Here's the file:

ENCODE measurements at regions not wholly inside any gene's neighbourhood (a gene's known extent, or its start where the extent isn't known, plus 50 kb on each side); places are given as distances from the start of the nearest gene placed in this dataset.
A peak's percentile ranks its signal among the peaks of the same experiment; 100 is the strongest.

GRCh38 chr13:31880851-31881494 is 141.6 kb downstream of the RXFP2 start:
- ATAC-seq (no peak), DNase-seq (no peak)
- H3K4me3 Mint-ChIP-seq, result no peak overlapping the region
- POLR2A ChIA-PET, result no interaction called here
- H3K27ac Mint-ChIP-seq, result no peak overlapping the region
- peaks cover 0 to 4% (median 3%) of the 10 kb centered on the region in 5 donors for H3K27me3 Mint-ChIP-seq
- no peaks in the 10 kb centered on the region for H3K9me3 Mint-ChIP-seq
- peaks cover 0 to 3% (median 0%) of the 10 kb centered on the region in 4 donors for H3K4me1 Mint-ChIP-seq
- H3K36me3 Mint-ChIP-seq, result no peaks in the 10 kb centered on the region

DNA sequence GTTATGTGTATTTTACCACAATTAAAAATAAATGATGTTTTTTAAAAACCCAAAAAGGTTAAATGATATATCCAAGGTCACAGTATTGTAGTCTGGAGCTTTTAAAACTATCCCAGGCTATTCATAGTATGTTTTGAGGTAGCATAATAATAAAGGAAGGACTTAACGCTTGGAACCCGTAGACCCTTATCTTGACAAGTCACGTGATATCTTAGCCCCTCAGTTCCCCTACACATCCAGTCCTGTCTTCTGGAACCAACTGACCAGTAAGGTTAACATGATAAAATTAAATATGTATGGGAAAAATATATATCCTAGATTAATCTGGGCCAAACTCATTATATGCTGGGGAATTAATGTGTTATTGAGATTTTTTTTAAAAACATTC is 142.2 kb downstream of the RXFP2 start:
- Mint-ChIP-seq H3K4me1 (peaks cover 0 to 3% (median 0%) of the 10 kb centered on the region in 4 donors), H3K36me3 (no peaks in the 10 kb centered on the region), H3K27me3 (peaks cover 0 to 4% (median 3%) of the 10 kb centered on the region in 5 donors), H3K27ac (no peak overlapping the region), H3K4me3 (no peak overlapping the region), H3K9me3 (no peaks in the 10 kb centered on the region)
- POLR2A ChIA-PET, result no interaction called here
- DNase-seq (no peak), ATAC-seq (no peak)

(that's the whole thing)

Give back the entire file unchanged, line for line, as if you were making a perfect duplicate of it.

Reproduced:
ENCODE measurements at regions not wholly inside any gene's neighbourhood (a gene's known extent, or its start where the extent isn't known, plus 50 kb on each side); places are given as distances from the start of the nearest gene placed in this dataset.
A peak's percentile ranks its signal among the peaks of the same experiment; 100 is the strongest.

GRCh38 chr13:31880851-31881494 is 141.6 kb downstream of the RXFP2 start:
- ATAC-seq (no peak), DNase-seq (no peak)
- H3K4me3 Mint-ChIP-seq, result no peak overlapping the region
- POLR2A ChIA-PET, result no interaction called here
- H3K27ac Mint-ChIP-seq, result no peak overlapping the region
- peaks cover 0 to 4% (median 3%) of the 10 kb centered on the region in 5 donors for H3K27me3 Mint-ChIP-seq
- no peaks in the 10 kb centered on the region for H3K9me3 Mint-ChIP-seq
- peaks cover 0 to 3% (median 0%) of the 10 kb centered on the region in 4 donors for H3K4me1 Mint-ChIP-seq
- H3K36me3 Mint-ChIP-seq, result no peaks in the 10 kb centered on the region

DNA sequence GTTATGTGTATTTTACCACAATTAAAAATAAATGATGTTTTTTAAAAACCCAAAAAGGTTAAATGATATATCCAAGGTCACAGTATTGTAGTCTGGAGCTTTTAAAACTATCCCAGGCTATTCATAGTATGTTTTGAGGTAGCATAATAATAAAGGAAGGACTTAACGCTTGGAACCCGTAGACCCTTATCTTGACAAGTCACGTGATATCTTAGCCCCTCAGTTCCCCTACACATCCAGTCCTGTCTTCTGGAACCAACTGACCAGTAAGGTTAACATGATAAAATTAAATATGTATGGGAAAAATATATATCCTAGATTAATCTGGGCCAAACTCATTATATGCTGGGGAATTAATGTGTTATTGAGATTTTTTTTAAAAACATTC is 142.2 kb downstream of the RXFP2 start:
- Mint-ChIP-seq H3K4me1 (peaks cover 0 to 3% (median 0%) of the 10 kb centered on the region in 4 donors), H3K36me3 (no peaks in the 10 kb centered on the region), H3K27me3 (peaks cover 0 to 4% (median 3%) of the 10 kb centered on the region in 5 donors), H3K27ac (no peak overlapping the region), H3K4me3 (no peak overlapping the region), H3K9me3 (no peaks in the 10 kb centered on the region)
- POLR2A ChIA-PET, result no interaction called here
- DNase-seq (no peak), ATAC-seq (no peak)